pointed uncials from Joy Daniel's workshop

some beautiful botanical illustration from Penny Price's workshops
All the A2 board sized bags, with Loredana’s brush lettering, were sold and make a fantastic and useful reminder of the week. Below is my initial visualisation.

We had several excellent talks in the evenings with our tutors happily sharing their experiences and in-depth knowledge of their subject. Loredana surprised us with a very personal performance including dance and lettering with a slideshow accompaniment.

Our gala dinner was a lovely way to say thank you and farewell to everyone. We had a fantastic display of place names which were made to take home by the recipients – most of whom never found out who had made theirs – though one or two people did fall for our joke and wrote out a card for Ms. Ann Letterer!!

this was my contribution! (above)

We continue to build on our experience of running the festival and have made a few changes such as the show and tell and having the suppliers available at the beginning.

Tuesday, 13 September 2016

Collage and Family Trees...

I have recently completed a very personal family tree. It was for the Art and the Letter exhibition at the CLAS AGM last year. I was enthusiastic when the topic was suggested at a committee meeting, saying "I have been meaning to do my family tree for ages!" So now I was obliged to get it finished in time to send off in February.

I have completed several pieces of work that have been collages and relate to landscapes and the natural world. The first was this piece that I worked on after being given the idea of layering tissue paper with natural food gelatine to stop the ink bleeding when doing a CLAS i2a course at Cheddar:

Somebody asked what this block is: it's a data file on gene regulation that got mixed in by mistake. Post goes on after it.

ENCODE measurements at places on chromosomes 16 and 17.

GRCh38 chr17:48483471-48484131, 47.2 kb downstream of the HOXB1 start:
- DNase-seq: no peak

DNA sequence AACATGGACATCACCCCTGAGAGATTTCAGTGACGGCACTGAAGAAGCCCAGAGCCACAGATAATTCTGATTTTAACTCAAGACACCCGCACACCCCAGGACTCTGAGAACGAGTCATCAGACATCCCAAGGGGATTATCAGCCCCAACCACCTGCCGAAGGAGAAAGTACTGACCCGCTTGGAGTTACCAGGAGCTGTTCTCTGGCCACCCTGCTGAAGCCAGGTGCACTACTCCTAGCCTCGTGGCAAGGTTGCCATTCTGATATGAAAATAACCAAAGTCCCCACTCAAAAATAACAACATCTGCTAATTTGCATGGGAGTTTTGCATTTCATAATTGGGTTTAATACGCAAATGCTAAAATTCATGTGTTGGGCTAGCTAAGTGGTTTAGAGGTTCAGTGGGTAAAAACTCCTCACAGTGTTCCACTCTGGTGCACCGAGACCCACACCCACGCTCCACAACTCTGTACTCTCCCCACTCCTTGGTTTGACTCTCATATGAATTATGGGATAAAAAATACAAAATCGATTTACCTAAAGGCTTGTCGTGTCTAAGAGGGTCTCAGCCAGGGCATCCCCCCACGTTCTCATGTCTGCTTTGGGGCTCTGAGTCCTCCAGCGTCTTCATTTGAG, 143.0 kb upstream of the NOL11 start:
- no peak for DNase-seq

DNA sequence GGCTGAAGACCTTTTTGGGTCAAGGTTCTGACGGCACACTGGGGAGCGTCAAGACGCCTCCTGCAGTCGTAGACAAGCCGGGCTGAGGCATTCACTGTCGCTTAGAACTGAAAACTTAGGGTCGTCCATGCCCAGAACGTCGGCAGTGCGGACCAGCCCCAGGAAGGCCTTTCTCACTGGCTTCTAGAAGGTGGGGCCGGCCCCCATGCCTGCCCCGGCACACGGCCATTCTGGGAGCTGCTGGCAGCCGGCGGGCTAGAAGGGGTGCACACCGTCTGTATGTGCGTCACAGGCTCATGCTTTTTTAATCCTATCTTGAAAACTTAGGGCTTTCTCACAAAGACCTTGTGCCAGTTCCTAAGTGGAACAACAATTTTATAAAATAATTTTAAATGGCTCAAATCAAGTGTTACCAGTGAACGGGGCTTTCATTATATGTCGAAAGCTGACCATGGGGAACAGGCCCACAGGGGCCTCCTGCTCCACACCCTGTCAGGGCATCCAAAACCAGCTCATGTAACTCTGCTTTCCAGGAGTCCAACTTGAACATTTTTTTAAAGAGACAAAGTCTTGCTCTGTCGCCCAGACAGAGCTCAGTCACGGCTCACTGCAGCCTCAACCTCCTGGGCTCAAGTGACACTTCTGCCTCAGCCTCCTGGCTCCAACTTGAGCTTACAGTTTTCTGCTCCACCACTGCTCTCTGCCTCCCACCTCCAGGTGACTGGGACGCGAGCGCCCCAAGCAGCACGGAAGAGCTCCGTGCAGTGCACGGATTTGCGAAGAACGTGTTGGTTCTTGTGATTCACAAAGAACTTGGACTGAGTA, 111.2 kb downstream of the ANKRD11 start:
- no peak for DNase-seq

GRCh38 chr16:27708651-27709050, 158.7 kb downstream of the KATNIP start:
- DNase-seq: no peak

The second was an excerpt from the community poem Dart by Alice Oswald. I used the flow of a river from a trickle at its source to the wide old age stage, the rocks on the banks and stepping stones with layers of tissue papers. I used watercolour in the background and pulled the resist lettering forward through the layers with coloured pencil...

Next was piece started with Oxford Scribes and the late Gerry Glaister after a residential weekend for members at the old Wiltshire Study centre at Urchfont - now sadly closed. We worked on three different texts in the same piece...


Then my biggest commission for Salisbury Hospital; three pieces using the words of the poet in residence. The hospital overlooks the plains and countryside of south Wiltshire

I also drew on some ideas I had had on a workshop with Mick Paine at the CLAS festival in 2010 on rules and randomness

I have done two family tree commissions in the past - the first was all in French and went back to 1400. By the time I had finished it I realised I had hopelessly underestimated the amount of work required

Shortly after Christmas I started work on mine... 

I had done a workshop on family trees with Sylvie Gokulsing at Oxford Scribes a few years ago and had been alerted to some of the complexities faced with designing these historical documents. I didn't want to leave anything out and I also wanted to create a contemporary piece.

I looked out all the information I had about the family. I had been collecting bits and pieces over recent years and two members of the wider family had done some quite extensive research so we had information that went back to the 18th Century including a semi famous painter on my husbands side and cobblers and cave dwellers from Herefordshire on my side.